Why This Year’s Easter Bunny Should Be a Chocolate One

By Monday, March 7, 2016

Who doesn’t love bunnies? Their floppy ears, twitching noses and soft fur make them almost irresistible. Every spring as Easter approaches, many people consider adding a pet rabbit to their family. Sadly, many people take on this responsibility on a whim without understanding what is involved, and a large number of these hastily adopted pets find themselves surrendered to shelters only a short time later.

If you are considering adopting a rabbit, you should take the time to learn about the care that a rabbit requires. Doing your research will help you to decide if you are ready to take on the commitment of rabbit ownership of if you should stick to the chocolate variety of Easter bunnies.

Rabbits are not cheap. Initial costs may include adoption fees and expenses involved with purchasing a pen, a litterbox and bunny-proofing supplies. These can easily reach at least $300. After that, regular expenses such as hay (the staple of a rabbit’s diet), greens and veggies, and litter may be as much as $70 or $80 each month. You also need to be prepared for incidental expenses like vet bills or furniture repair.

Rabbits are not low-maintenance. Unlike pets such as goldfish or hamsters, which can, and should, spend at least the majority of their time in small cages or bowls, rabbits are social animals.  Not only do they need regular playtime and social interaction, but they also require daily exercise and enrichment activities to keep them healthy and to prevent them from becoming bored.

Rabbits also have the potential to be destructive. They have an incessant need to chew and will gnaw on almost anything that is left in their reach. This may include furniture, carpeting, molding, wires, papers, or even remote-control buttons!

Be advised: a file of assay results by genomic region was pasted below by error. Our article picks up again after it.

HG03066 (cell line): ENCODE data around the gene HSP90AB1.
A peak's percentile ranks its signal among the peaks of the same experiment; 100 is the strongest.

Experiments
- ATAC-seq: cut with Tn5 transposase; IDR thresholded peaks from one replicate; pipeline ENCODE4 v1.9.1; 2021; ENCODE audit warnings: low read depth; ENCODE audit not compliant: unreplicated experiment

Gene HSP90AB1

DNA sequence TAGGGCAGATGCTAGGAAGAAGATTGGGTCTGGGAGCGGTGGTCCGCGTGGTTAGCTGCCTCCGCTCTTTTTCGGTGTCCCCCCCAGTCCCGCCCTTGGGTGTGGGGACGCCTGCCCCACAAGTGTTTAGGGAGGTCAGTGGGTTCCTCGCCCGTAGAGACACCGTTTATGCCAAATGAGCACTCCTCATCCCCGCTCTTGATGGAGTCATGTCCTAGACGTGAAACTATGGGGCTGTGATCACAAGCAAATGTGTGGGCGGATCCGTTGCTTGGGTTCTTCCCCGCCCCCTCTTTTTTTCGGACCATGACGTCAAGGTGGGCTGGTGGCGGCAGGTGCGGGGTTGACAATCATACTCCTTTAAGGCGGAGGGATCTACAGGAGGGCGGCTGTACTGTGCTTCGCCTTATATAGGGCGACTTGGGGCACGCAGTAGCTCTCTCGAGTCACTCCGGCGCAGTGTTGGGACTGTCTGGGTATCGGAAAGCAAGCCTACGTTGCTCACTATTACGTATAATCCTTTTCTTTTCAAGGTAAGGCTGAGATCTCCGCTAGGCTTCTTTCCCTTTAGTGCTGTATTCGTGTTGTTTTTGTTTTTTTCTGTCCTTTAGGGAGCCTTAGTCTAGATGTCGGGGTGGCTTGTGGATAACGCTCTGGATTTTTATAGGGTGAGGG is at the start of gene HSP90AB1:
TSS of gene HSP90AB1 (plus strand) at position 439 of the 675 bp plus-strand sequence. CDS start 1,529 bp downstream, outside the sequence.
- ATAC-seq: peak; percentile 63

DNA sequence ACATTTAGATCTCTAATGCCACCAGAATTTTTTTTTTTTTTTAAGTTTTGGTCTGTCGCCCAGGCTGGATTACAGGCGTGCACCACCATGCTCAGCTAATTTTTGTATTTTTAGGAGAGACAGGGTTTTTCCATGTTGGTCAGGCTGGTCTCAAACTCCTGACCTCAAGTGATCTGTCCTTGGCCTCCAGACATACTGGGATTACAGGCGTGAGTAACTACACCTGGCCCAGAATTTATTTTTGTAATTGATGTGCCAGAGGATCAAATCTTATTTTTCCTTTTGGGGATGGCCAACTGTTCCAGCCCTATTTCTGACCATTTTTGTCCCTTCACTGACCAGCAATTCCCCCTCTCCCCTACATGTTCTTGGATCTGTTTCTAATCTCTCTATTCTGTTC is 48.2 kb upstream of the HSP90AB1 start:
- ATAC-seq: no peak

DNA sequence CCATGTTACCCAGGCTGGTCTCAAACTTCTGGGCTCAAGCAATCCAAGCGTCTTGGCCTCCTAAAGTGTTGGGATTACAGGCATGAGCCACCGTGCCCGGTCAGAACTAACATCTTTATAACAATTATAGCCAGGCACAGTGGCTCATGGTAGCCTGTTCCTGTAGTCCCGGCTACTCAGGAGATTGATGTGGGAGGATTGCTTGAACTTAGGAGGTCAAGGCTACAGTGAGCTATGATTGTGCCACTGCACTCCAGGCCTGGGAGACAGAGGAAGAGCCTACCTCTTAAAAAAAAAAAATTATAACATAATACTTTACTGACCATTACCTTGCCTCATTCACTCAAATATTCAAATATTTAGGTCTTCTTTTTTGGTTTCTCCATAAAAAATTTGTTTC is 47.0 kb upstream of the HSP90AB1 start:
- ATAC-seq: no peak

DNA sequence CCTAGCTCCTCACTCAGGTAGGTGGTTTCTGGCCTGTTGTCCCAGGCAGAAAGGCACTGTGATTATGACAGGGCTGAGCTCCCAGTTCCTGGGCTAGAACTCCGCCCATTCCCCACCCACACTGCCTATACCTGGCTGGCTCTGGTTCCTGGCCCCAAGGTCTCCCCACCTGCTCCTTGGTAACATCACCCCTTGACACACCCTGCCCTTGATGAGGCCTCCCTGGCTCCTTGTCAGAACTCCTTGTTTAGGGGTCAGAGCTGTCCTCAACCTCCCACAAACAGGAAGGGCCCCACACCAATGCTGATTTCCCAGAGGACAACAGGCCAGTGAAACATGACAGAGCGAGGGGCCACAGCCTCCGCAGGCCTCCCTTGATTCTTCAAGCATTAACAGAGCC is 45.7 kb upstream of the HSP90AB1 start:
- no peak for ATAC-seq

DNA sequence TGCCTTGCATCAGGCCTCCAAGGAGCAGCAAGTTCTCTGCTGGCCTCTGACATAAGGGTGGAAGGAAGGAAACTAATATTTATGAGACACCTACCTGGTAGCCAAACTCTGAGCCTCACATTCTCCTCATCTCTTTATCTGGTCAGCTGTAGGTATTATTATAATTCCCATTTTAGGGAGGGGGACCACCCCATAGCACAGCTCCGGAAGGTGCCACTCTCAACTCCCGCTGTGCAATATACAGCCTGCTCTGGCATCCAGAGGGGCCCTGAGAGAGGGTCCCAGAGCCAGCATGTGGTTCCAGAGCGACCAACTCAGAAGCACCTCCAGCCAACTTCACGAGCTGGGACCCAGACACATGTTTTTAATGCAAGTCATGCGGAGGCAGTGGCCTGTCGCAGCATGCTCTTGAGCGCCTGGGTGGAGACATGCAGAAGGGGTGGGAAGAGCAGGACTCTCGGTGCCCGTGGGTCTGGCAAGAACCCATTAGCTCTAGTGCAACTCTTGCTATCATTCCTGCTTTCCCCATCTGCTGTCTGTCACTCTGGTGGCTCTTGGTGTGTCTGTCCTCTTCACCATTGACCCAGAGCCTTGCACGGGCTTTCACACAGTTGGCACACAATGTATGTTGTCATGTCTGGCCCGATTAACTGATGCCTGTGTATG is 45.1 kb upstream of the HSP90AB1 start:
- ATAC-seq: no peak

Rabbits are not like cats. Sure they can be litter box trained and they have amazingly soft fur, but the similarities between rabbits and cats end there. Unlike many cats who love being carried around or lying in the laps of their owners, rabbits are usually far more comfortable on the ground. Although they can be affectionate, most rabbits do not enjoy being held, and a rabbit attempting to escape from the arms of well-meaning owners or their children can lead to cuts and scrapes for the owners and broken bones or other serious injury for the rabbit.

Rabbits are not outdoor pets. They need to live indoors where they can interact with their families – not stowed away in a rabbit hutch in the back yard where extremes in temperature, wind, or rain will cause them stress.

Rabbits are not a short-term commitment. Rabbits can live for 7 – 10 years. They will still be a part of the family long after the initial novelty has worn off, and parents who adopt a rabbit for older children may find themselves still caring for the pet after the kids have grown up and moved away.

Rabbits can make wonderful pets, but rabbit ownership is not for everyone, especially those with young children. If you do decide to adopt, please consider getting a rabbit from a shelter or rescue organization rather than from a pet store or breeder. On the other hand, if you’re not ready to take on the responsibilities involved with bringing a bunny home, there’s always a chocolate bunny – they’re sweet and low maintenance!